Dec. 1 (Bloomberg) -- Commodities jumped to a two-week high as U.S. private-sector job growth and expanding Chinese and European manufacturing bolstered optimism in the global economy.
The Reuters/Jefferies CRB Index of 19 raw materials jumped 2.5 percent to settle at 308.91 at 5:34 p.m. New York time, the highest level since Nov. 12. Grains and industrial prices led the rally. Wheat soared as much as 7.9 percent, and cotton rose more than 3 percent. Copper gained the most in almost four weeks and crude oil added 3.1 percent.
“The U.S. has certainly emerged from the slowdown,” said James Paulsen, chief investment strategist at Wells Capital Management, which manages about $350 billion. “Most of the emerging world, including China, is still accelerating. Commodities will continue to do well.”
U.S. companies added 93,000 jobs in November, ADP Employer Services said. That topped the 70,000 median estimate of 40 economists surveyed by Bloomberg News. China’s manufacturing expanded at the fastest pace in seven months, while Europe’s grew the most in four months.
“Acceleration in the economic growth will probably impact the industrial-commodity prices the most,” Paulsen said. “Energy and industrial commodities are going to lead the way next year.”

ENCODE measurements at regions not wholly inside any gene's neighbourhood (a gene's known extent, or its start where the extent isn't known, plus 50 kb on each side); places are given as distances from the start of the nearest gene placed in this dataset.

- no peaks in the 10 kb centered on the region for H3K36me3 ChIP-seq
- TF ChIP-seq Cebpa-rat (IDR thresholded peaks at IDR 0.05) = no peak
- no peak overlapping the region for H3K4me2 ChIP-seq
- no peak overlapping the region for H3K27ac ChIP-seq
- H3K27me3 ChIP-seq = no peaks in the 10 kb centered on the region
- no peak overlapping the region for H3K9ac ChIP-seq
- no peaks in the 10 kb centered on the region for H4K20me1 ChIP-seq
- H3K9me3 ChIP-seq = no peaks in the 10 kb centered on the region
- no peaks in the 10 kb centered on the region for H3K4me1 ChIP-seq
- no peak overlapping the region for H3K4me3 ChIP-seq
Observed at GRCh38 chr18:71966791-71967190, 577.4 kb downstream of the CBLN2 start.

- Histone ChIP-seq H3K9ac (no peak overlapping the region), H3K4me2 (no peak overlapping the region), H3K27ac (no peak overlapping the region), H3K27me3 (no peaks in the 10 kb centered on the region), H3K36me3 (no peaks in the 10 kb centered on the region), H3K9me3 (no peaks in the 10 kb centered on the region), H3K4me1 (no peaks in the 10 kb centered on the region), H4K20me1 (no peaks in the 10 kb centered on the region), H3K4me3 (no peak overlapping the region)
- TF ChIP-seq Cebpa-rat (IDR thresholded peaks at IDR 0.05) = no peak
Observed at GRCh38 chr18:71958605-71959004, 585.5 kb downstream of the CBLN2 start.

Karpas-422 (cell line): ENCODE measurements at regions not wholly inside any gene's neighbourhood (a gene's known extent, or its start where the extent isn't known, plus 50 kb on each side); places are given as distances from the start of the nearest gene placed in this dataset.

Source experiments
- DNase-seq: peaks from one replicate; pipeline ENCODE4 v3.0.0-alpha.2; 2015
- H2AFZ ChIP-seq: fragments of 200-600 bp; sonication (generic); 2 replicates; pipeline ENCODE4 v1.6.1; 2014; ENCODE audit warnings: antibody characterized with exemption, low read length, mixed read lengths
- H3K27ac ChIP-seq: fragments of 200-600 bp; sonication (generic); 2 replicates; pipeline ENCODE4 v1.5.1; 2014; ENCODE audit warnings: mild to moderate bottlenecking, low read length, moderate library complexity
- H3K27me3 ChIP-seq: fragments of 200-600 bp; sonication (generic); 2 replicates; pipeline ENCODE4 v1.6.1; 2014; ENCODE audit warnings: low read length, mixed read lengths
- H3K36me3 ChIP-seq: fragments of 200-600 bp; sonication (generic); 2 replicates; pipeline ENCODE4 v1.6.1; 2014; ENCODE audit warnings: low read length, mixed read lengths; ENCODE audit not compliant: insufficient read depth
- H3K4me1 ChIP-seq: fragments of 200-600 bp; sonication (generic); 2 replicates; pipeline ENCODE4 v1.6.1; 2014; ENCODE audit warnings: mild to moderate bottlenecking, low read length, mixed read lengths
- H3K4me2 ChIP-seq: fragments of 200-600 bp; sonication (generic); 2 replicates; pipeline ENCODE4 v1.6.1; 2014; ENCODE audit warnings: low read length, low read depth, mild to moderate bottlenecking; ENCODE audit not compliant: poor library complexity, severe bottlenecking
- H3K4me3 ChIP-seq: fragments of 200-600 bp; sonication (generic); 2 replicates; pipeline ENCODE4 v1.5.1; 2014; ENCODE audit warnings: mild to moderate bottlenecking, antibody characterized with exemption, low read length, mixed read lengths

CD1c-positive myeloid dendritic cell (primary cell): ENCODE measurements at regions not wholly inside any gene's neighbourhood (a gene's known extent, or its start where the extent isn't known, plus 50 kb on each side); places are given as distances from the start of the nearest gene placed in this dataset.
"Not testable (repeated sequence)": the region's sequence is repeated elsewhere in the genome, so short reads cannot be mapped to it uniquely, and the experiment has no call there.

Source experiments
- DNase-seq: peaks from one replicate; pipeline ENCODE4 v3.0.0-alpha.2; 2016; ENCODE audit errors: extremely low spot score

The CRB index has climbed 21 percent since July 1 as the U.S. moved to bolster growth.
Wheat futures in Chicago posted the biggest gain in seven weeks as excessive rainfall threatened to reduce grain quality and delay the harvest in Australia.
Cotton climbed the most allowed by ICE Futures U.S. after India, the world’s second-largest grower, announced yarn-export limits.
Corn rose as much as 4.3 percent on speculation that China will increase imports of agricultural goods to damp inflation.
Among CRB components, only cocoa and hogs posted a decline.
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